Cell proliferation was determined by MTS assays (Promega, Madison, WI). Different stable cell lines and stable cell lines transfected with PARP1 siRNA (GenePharma, Shanghai, China) were seeded at a density of 5000 cells per well in 96-well plates. At the time points of 24 h, 48 h, and 72 h after seeding, the cells were respectively incubated with MTS for 40 min, and the optical density (OD) was then detected with a microplate reader. For the clone formation assay, cells were seeded at a density of 500 cells per well in 6-well plates and cultured for 2 weeks. The formative colonies were then fixed with formalin and stained by crystal violet. The number of clones was counted by Image-Pro Plus 6.0 software.

Wound scratch assay and transwell assay

Cell migration ability was examined by the wound scratch assay. Briefly, cells were cultured in 6-well plates until reaching confluence and then were scratched with a 10-μl pipette tip. The gap widths at 0 h (w1) and at 36 or 48 h (w2) were measured, and the relative migration rate was calculated as (w1 − w2)/w1 × 100%. Transwell assay was performed with Boyden chambers containing 24-well transwell plates (BD, Franklin Lakes, USA). Homogeneous single-cell suspensions were added to the upper chambers coated with Matrigel. After 24 h, invaded cells on the bottom of the chambers were stained with crystal violet and counted in five random fields.

RNA sequencing

Briefly, samples (SGC-7901 cells transfected with control or CLC-3 shRNA) were used to extract total RNA for RNA-seq loading and quality control. Differential gene expression (DGE) RNA-seq was then performed, and 50-bp paired-end reads were finally produced (RiboBio, Guangzhou, China). NCBI Sequence Read Archive (SRA) sequencing data were submitted under accession number SRP135951.

In vivo tumor model

All animal experimental procedures were approved by the Animal Care and Use Committee of Jinan University. Approximately 2 × 106 cells in 100 μl of PBS were subcutaneously injected. Tumor volumes were recorded every 4 days and calculated according to the equation of volume = (width2 × length)/2. After 4 weeks, the tumor xenografts were harvested, weighed, and processed for immunohistochemistry (IHC) staining.

Immunofluorescence and immunohistochemistry

Cells were first seeded onto coverslips in a 6-well plate. Subsequently, the cells were fixed with 4% paraformaldehyde, permeabilized with 0.5% Triton-X, and blocked with bovine serum albumin (BSA). The coverslips were then incubated with primary antibodies at a dilution of 1:200 overnight. After washing, the coverslips were incubated with secondary antibodies and stained with 4,6-diamidino-2-phenylindole (DAPI). The immunofluorescence images were captured by a confocal microscope (Olympus, Japan). For IHC staining, the paraffin-embedded sections were incubated with anti-XRCC5 and anti-CLC-3 primary antibodies at a dilution of 1:100 overnight. After washing, the sections were incubated with horseradish peroxidase-conjugated anti-goat antibodies and stained with 3,5-diaminobenzidine (DAB). The percentage of stained cells (0–100%) was multiplied by the staining intensity (0, 1, 2, or 3) to produce the final IHC scores (0–300), of which 100 or higher was considered to indicate high XRCC5 expression, and 60 or higher was considered to indicate high CLC-3 expression.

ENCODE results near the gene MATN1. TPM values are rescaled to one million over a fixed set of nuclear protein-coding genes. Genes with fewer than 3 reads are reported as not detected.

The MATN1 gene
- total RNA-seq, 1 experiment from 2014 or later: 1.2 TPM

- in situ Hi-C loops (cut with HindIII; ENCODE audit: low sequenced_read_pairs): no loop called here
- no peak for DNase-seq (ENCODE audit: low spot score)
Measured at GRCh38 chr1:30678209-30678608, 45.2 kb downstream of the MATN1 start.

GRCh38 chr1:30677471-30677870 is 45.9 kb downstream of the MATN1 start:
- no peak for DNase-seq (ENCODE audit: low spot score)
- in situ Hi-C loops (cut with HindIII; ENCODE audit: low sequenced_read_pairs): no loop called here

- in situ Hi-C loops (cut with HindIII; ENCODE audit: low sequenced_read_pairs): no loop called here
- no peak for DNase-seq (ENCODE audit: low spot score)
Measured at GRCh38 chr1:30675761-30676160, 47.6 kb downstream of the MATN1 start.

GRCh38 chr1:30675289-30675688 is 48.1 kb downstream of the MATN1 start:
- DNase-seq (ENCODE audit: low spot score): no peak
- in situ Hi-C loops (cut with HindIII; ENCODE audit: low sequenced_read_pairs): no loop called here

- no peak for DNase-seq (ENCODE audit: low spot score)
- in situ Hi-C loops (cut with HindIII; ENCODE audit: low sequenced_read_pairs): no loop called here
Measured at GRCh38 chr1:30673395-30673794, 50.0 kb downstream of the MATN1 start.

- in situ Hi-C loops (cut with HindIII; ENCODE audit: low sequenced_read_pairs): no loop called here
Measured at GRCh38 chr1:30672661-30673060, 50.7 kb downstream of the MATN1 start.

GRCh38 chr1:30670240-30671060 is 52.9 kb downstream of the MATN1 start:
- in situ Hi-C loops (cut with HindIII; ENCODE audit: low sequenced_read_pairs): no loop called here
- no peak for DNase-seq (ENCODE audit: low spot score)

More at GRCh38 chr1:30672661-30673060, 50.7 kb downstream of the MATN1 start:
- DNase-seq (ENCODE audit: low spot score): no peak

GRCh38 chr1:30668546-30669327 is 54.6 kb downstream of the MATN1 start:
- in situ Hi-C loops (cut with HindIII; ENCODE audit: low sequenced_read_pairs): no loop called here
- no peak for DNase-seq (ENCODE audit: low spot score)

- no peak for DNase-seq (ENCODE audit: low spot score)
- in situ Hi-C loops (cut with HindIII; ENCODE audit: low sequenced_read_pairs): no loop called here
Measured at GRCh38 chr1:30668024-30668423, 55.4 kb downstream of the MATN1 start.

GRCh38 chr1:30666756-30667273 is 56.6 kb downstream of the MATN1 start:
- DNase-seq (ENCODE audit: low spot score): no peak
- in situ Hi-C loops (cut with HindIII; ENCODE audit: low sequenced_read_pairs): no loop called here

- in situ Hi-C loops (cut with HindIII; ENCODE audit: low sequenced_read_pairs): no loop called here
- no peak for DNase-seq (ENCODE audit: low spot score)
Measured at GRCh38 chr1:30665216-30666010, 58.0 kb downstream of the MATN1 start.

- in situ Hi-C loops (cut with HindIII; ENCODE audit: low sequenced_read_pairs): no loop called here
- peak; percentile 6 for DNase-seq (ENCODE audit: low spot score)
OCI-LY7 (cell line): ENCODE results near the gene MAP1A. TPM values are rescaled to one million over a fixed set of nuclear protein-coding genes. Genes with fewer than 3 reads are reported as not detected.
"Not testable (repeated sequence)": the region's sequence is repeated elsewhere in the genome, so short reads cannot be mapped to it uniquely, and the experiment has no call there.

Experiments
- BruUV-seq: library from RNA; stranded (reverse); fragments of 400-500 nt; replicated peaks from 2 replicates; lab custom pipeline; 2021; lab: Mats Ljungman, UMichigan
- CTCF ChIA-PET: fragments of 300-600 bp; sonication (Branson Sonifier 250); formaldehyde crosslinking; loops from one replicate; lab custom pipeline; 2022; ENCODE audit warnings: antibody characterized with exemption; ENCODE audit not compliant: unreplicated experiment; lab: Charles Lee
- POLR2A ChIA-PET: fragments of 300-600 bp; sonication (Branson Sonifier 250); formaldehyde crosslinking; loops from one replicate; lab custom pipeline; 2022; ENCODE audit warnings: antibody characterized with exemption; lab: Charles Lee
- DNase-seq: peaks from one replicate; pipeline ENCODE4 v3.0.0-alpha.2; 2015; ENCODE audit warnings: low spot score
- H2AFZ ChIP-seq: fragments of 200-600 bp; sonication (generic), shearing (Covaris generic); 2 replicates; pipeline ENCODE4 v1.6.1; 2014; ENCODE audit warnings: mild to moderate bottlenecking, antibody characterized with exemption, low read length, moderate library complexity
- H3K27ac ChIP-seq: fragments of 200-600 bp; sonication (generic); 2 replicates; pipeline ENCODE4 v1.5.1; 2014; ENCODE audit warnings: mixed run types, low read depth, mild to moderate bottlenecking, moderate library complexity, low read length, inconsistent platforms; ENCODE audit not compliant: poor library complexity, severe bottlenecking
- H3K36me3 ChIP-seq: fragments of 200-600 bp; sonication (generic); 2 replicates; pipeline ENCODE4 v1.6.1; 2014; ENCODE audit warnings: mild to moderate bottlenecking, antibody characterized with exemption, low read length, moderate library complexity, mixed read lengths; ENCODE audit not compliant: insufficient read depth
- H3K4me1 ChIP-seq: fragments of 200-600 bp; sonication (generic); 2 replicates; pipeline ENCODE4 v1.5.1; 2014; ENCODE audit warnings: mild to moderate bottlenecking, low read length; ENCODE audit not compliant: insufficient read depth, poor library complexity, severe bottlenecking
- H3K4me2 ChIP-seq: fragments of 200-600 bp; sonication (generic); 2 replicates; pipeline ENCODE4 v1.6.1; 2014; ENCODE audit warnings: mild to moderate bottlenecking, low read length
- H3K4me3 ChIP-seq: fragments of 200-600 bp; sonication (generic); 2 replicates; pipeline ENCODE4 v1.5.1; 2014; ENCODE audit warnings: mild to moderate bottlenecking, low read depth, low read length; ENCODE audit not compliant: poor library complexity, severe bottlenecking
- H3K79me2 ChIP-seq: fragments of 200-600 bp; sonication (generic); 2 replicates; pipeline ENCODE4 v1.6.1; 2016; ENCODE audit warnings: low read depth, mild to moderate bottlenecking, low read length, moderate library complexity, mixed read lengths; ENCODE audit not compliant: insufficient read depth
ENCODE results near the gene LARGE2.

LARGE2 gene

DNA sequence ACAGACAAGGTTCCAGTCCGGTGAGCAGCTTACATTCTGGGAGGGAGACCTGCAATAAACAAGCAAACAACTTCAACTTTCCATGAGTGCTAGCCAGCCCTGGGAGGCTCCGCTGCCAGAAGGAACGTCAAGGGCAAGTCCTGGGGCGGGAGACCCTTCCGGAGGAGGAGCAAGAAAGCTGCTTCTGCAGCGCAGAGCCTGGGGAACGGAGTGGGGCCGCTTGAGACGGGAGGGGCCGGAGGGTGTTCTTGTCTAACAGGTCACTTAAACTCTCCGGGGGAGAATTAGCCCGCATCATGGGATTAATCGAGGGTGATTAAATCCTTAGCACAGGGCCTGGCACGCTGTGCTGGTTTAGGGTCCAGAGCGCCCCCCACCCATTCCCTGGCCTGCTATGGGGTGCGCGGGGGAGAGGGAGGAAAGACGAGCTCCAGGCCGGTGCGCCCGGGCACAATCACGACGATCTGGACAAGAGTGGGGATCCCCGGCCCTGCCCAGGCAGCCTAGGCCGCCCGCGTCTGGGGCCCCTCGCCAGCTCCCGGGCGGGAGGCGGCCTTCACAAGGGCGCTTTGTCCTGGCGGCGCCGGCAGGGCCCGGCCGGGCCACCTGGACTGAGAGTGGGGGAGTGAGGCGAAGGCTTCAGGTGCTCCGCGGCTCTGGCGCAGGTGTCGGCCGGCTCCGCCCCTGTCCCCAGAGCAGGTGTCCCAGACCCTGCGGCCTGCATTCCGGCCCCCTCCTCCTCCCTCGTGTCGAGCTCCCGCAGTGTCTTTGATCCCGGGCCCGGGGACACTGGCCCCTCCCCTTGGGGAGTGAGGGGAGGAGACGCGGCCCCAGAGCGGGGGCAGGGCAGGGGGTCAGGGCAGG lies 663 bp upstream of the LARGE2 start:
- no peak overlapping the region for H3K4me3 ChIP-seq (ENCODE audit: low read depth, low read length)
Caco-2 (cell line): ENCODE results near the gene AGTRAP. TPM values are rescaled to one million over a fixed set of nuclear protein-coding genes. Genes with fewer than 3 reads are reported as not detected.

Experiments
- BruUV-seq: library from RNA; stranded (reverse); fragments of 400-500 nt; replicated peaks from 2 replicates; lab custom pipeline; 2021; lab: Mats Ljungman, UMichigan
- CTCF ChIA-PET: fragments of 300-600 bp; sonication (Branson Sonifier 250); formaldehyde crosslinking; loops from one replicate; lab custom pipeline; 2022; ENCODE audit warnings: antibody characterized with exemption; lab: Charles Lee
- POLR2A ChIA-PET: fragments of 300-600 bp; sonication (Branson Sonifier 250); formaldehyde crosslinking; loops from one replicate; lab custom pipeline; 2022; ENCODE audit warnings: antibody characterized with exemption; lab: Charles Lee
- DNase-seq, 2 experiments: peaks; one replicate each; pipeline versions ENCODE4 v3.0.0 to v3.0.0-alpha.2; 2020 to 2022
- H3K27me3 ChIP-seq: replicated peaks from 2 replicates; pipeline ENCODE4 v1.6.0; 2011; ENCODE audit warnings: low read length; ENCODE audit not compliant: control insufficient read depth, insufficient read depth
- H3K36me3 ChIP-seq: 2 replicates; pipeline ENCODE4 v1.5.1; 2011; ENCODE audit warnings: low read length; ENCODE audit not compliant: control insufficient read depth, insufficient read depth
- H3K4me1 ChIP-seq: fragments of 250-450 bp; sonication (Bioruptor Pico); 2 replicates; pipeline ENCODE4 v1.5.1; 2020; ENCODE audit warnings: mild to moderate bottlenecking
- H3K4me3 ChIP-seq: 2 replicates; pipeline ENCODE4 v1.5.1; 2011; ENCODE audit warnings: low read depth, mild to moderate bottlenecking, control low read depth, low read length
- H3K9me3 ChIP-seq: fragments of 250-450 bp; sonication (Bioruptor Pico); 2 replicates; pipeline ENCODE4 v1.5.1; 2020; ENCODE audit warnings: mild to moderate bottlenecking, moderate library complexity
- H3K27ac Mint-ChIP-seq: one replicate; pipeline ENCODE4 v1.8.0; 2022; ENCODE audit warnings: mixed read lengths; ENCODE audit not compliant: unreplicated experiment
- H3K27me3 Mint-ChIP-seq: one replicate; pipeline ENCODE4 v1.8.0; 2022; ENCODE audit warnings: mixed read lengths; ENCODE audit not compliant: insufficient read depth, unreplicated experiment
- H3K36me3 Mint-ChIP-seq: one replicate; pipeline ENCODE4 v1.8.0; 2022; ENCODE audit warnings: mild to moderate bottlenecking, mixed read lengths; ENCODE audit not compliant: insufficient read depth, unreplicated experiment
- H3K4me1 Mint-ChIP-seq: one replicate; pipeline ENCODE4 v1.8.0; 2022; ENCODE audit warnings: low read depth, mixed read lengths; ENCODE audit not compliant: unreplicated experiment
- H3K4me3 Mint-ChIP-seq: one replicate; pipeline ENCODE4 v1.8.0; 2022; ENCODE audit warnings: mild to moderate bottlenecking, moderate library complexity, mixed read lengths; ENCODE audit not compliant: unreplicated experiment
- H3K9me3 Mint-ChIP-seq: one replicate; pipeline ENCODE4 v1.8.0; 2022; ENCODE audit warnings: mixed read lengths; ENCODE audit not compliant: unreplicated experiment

Statistical analysis

Statistical analyses were performed using SPSS statistical software. All data were presented as the mean ± SD. The significance of difference was assessed by t tests or variance analysis. Correlations between XRCC5 and CLC-3 expression were assessed using Spearman rank correlation analysis, and overall survival curves were assessed using Kaplan-Meier analysis. Multivariate cumulative survival analysis was conducted with the Cox regression model. The P values less than 0.05 were considered statistically significant.